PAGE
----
If not for the element of romance, this extremely simple book might be better suited for older children rather than young adults. However, the straightforward plot, short story, and minimal number of characters do not make it childish; this is a book that can be enjoyed by all ages. Although not nearly as good as The Darkangel Trilogy, this is nonetheless a pleasant read....more
A beautiful, slightly surreal, haunting young adult fantasy that is perfect for adults as well. A close reading of the first book, The Darkangel, willA beautiful, slightly surreal, haunting young adult fantasy that is perfect for adults as well. A close reading of the first book, The Darkangel, will give you hints that this is really sci-fi disguised as fantasy, hints which are repeated more emphatically later on. The astute reader will also find hints of "The Arabian Nights" and "The Ugly Duckling" and maybe even "Beauty and the Beast" in The Darkangel as well, but although the story has that anything-can-happen feel found in fairy tales, it is a far cry from Disney. The trilogy probably most closely resembles The Neverending Story by Michael Ende....more
**spoiler alert** As a fan of the series who'd waited *so long* for this to come out, I latched onto a copy as soon as I could. Although I enjoyed it**spoiler alert** As a fan of the series who'd waited *so long* for this to come out, I latched onto a copy as soon as I could. Although I enjoyed it very much, I thought it was a little weak compared to the other books in the series. My largest problem was Roshaun's disappearance. The end of Wizards at War left me feeling that the next book would focus on Diarine's search for her lost boyf--sorry, friend. While we do see that Dairine is on Wellakh training as Roshaun's replacement, she doesn't appear to be looking for Roshaun at all. This struck me as odd, out of character, and very disappointing, but I hold out hope for the next book.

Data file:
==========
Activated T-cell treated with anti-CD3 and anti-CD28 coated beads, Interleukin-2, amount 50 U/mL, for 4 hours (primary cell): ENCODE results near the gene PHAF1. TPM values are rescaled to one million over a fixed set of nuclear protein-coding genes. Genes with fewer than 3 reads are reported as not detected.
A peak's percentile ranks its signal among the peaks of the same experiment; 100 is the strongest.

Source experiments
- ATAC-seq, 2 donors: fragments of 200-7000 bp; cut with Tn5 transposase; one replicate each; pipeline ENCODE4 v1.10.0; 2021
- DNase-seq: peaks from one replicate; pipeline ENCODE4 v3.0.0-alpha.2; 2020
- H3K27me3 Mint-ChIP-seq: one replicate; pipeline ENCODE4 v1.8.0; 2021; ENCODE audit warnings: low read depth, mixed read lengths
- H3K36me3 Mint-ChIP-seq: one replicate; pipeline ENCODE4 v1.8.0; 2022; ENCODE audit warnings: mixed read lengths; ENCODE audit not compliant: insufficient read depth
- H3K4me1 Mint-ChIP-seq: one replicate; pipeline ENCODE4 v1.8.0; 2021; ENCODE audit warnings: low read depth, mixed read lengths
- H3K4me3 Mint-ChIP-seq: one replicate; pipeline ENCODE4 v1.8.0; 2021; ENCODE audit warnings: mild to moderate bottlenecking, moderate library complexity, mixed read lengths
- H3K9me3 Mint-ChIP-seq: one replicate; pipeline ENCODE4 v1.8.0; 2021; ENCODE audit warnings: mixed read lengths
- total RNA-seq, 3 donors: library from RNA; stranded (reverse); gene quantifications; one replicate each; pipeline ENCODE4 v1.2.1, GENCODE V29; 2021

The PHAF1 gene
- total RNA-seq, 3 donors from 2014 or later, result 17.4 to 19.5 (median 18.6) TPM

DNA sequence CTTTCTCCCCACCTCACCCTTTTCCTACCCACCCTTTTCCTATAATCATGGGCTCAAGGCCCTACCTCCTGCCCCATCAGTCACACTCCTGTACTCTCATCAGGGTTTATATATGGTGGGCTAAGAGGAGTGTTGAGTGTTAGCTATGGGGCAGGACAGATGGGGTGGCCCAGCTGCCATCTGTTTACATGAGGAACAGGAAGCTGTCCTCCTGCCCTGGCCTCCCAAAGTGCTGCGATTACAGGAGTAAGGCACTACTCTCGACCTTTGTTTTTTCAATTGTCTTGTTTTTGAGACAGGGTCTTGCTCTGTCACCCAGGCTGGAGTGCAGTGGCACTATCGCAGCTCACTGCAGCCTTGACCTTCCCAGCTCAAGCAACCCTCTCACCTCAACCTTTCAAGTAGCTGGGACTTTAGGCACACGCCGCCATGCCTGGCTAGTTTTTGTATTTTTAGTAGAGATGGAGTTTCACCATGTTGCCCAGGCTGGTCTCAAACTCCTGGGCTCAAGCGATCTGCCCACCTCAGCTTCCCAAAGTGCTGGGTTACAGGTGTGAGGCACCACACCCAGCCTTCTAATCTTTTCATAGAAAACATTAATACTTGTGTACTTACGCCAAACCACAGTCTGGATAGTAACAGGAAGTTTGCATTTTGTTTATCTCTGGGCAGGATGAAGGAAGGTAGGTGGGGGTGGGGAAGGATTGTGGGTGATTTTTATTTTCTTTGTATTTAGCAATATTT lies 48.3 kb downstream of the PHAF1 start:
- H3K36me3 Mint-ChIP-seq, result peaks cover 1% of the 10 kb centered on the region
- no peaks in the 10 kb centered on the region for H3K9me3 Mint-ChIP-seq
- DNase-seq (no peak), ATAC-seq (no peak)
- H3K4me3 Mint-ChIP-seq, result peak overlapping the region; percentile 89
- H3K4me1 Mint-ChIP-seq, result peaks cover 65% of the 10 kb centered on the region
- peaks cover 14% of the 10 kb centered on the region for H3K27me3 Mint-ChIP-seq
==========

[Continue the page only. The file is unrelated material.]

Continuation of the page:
As the characters mature, so do their relationships. In WoM, Kit and Nita's relationship changes in important ways. I honestly didn't see that coming. I thought DD was leading us toward a Nita/Ronan relationship, but maybe she'll hook Ronan up with Carmela instead.
All in all, the plot felt thin in some places, like "butter spread over too much bread", as though DD was trying to stretch a much smaller amount of plot to fill the whole book. Still, this is not a bad book. It's not even a mediocre book. It's a good book that isn't quite as good as its predecessors. Here's hoping the next one will be better...more